Negation of the desired property: There is a set $S \sub V$ and an MST $T$ such that $T$ does not contain the cheapest edge in cut($S$)
 Proof strategy: If $T$ does not contain $e$, show that there is a tree with a smaller cost than $T$ that contains $e$.

Wrong proof:
 Since $T$ is spanning, it must contain some edge e.g. $f$ in cut($S)
 $T  \{f\} \cup \{e\}$ has smaller cost than $T$ but may not be a spanning tree

Correct proof:
 Add $e$ to $T$ forming a cycle
 This cycle must contain an edge $e'$ in cut($S$)
 $T  \{e'\} \cup \{e\}$ has smaller cost than $T$ and is a spanning tree
Prim's Algorithm
 Maintain a tree (S, T), i.e., a set of nodes and a set of edges, which we will show will always be a tree
 Start with an arbitrary node $s \in S$
 Step 3 is the cheapest edge in cut(S) for the currently explored set S

In other words, each step in Prim's algorithm computes and adds the cheapest edge in the current value of cut($S$)
 $\arg \min_{(u,v):u \in S, v \in V  S} c(u,v) \equiv \arg \min_{(u,v) \in cut(S)} c(u,v)$
Optimality of Prim's

Claim: Prim's algorithm outputs an MST
 Prove that every edge inserted satisfies the cut property (true by construction, in each iteration $(u, v)$ is necessarily the cheapest edge in cut($S$) for the current value of $S$)
 Prove that the graph constructed is a spanning tree
 Why are there no cycles in $(V, T)$
 Why is $(V,T)$ a spanning tree (edges in $T$ connect all nodes in $V$)  Because $G$ is connected, if there were an unconnected node $v$ at the end, then Prim's would not have terminated
Final version of Prim's Algorithm
$\boxed{ \begin{aligned} &Insert(Q, s, 0, \empty) \\ &\text{while } S \neq V \\ &\quad(v, a(v), u) = ExtractMin(Q) \\ &\quad\text{Add node } v \text{ to } S \text{ and edge } (u,v) \text{ to } T \\ &\quad\text{for every node } x \in V  S \text{ s.t. } (v, x) \text{ is ans edge in } G \\ &\qquad\text{ if } c(v,x) < a(x) \text{then }\\ &\qquad\quad a(x) = c(v,x) \\ &\qquad\quad ChangeKey(Q,x,a(x),v) \\ \end{aligned} }$ $Q$ is a priority queue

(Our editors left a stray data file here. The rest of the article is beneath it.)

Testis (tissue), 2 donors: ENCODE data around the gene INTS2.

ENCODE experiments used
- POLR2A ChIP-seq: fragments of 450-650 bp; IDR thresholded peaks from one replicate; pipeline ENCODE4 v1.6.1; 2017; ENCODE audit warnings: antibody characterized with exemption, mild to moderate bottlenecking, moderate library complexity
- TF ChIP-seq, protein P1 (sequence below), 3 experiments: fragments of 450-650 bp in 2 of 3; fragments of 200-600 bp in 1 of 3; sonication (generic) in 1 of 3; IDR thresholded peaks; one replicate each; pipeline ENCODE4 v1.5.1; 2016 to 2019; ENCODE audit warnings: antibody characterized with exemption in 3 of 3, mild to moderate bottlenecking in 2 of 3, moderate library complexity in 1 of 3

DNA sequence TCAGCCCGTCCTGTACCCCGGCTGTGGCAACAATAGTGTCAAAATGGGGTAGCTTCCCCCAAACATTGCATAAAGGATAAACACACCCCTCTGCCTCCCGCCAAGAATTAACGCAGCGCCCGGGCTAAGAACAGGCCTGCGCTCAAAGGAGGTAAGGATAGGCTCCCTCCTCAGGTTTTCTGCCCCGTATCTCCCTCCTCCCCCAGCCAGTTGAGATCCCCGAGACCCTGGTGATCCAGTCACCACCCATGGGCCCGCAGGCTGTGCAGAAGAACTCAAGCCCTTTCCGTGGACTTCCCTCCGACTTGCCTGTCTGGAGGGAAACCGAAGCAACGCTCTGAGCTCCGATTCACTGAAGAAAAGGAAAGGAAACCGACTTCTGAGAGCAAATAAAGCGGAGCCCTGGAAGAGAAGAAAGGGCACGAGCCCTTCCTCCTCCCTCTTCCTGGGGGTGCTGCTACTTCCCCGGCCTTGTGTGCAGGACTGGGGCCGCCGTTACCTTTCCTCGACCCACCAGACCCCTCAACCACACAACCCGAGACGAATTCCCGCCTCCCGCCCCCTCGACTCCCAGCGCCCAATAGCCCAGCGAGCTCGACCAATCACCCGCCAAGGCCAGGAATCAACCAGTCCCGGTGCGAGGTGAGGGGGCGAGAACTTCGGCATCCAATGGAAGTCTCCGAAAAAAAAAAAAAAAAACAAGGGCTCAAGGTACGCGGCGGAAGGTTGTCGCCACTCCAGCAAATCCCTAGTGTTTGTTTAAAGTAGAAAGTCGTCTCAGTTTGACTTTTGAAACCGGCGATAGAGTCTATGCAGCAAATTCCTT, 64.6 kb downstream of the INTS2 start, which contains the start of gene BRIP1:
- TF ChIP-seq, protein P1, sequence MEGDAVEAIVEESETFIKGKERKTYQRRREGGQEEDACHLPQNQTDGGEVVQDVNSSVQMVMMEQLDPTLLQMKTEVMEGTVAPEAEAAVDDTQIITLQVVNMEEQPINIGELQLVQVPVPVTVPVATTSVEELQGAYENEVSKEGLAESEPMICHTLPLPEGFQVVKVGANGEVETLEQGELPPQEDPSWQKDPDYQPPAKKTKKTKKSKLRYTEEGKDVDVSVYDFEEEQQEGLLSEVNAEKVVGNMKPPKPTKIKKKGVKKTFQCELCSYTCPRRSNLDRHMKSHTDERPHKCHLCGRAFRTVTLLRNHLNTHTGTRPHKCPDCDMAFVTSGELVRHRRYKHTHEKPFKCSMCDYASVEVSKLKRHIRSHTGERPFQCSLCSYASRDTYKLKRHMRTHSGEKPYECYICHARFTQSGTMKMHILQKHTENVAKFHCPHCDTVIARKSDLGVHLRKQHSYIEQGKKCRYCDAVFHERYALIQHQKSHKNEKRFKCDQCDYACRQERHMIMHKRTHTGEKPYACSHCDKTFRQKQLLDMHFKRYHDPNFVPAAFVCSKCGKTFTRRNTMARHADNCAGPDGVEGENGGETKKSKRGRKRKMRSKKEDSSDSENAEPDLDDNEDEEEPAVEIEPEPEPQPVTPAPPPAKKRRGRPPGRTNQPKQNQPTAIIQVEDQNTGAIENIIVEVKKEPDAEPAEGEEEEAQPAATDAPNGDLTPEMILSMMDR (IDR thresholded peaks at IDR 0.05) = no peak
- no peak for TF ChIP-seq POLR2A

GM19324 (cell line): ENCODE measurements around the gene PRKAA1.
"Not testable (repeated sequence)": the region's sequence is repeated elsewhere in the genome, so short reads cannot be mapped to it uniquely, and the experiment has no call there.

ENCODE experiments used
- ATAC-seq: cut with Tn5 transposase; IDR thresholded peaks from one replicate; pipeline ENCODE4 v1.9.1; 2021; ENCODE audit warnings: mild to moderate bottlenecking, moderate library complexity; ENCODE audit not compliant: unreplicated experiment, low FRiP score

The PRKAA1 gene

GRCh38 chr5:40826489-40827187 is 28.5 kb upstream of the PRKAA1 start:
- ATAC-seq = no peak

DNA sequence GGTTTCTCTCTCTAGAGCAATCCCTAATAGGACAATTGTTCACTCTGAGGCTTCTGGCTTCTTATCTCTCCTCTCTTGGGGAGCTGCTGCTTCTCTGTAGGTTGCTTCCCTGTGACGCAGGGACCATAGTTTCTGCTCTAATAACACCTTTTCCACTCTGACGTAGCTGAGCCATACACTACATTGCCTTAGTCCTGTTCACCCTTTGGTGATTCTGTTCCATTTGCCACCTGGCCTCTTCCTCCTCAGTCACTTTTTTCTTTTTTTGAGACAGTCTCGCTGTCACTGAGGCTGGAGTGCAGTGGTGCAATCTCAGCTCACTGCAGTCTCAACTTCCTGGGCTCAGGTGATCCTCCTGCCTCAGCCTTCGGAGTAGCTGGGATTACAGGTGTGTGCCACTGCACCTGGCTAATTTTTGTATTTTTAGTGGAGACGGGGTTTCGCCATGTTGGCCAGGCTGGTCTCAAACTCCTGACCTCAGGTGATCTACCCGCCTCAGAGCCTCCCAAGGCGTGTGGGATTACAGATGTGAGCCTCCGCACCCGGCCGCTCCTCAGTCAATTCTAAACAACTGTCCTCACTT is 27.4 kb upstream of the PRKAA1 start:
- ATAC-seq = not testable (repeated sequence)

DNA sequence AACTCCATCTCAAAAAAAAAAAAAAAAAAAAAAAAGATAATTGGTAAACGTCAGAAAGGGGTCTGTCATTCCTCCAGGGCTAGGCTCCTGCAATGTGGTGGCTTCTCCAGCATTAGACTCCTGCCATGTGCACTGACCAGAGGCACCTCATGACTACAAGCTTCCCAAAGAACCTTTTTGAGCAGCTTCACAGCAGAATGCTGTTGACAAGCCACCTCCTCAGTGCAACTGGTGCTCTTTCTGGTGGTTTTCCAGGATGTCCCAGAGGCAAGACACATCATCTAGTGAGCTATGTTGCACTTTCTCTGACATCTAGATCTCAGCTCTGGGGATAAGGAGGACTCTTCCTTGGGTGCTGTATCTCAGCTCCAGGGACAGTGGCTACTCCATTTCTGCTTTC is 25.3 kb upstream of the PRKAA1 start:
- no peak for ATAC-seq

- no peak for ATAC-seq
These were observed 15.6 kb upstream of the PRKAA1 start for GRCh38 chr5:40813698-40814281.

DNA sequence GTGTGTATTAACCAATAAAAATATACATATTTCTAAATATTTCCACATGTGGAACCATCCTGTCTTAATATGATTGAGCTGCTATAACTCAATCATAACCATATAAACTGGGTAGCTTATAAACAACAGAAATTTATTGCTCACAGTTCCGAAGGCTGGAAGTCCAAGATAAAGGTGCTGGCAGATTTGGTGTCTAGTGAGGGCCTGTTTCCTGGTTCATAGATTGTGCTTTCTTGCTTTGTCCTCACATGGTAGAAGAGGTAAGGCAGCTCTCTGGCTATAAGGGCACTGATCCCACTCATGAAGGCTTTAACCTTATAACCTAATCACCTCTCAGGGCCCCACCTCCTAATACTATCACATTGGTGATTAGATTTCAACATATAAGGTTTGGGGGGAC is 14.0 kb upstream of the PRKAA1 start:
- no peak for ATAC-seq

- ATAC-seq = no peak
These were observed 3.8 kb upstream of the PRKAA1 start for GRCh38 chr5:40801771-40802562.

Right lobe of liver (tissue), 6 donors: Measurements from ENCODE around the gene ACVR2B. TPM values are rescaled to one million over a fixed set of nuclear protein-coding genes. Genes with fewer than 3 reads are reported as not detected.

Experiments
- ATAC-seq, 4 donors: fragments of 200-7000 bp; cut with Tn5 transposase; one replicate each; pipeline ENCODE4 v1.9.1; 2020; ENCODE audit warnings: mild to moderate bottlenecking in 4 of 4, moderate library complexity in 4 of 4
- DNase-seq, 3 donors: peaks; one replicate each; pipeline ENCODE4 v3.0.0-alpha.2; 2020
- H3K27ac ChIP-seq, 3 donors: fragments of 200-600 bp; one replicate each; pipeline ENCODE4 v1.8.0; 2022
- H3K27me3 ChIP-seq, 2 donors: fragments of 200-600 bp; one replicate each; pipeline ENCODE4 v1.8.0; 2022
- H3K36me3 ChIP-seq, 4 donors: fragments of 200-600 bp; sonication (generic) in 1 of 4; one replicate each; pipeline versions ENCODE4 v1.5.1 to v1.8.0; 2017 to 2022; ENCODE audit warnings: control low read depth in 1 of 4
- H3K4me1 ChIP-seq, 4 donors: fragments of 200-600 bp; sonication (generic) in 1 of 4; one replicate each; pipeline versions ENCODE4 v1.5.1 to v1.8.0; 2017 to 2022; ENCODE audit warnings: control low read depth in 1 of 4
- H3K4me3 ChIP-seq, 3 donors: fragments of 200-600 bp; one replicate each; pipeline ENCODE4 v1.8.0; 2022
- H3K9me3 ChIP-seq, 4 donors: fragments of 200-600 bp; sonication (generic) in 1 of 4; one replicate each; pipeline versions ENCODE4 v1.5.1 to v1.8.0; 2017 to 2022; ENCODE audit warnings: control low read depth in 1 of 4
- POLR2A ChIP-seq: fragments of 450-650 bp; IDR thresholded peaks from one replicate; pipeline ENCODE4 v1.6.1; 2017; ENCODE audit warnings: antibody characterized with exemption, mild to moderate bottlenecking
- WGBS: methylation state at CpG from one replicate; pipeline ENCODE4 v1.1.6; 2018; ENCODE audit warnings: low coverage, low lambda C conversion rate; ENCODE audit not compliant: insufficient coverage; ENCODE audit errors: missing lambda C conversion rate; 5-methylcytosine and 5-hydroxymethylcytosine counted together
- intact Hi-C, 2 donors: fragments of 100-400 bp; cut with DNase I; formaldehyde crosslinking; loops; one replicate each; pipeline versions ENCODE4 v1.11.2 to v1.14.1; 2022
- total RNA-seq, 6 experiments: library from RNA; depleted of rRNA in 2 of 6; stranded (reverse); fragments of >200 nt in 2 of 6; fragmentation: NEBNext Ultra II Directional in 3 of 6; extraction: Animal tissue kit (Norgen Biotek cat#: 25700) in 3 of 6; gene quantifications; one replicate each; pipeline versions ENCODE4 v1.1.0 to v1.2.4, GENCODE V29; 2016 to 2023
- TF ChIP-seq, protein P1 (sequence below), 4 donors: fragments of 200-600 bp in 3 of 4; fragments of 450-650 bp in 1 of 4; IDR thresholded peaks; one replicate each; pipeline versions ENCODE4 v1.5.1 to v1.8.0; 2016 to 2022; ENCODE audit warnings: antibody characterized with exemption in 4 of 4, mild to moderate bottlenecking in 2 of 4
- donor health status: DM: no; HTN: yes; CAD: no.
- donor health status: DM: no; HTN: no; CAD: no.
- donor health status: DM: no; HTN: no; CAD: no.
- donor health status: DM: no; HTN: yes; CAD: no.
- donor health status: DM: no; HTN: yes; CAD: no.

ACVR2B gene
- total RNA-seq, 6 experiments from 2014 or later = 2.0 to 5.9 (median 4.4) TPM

Each element in $Q$ is a triple, the node, its attachment cost, and its predecessor in the MST
 In step 8, if $x$ is not already in $Q$, simply insert (x, a(x), v) into $Q$
 Total of $n  1$ $ExtractMin$ and $m$ $ChangeKey$ operations, yielding a running time of $O(m \log n)$
 running time of step 5 is proportional to the degree of $x$ which is proportional to the number of edges in the graph $m$
Kruskal's Algorithm
 Start with an empty set $T$ of edges
 Process edges in $E$ in increasing order of cost
 Add the next edge $e$ to $T$ only if adding $e$ does not create a cycle. Discard $e$ otherwise
 Note: at any iteration, $T$ may contain several connected components and each node in $V$ is in some component

Claim: Kruskal's algorithm outputs an MST
 For every edge $e$ added, demonstrate the existence of a set $S \sub V$ (and $V  S$) such that $e$ and $S$ satisfy the cut property, i.e.e, the cheapest edge in $cut(S)$
 If $e = (u,v)$, let $S$ be the set of nodes connected to $u$ in the current graph $T$
 Why is $e$ the cheapest edge in cut($S$)  because we process them in increasing order of cost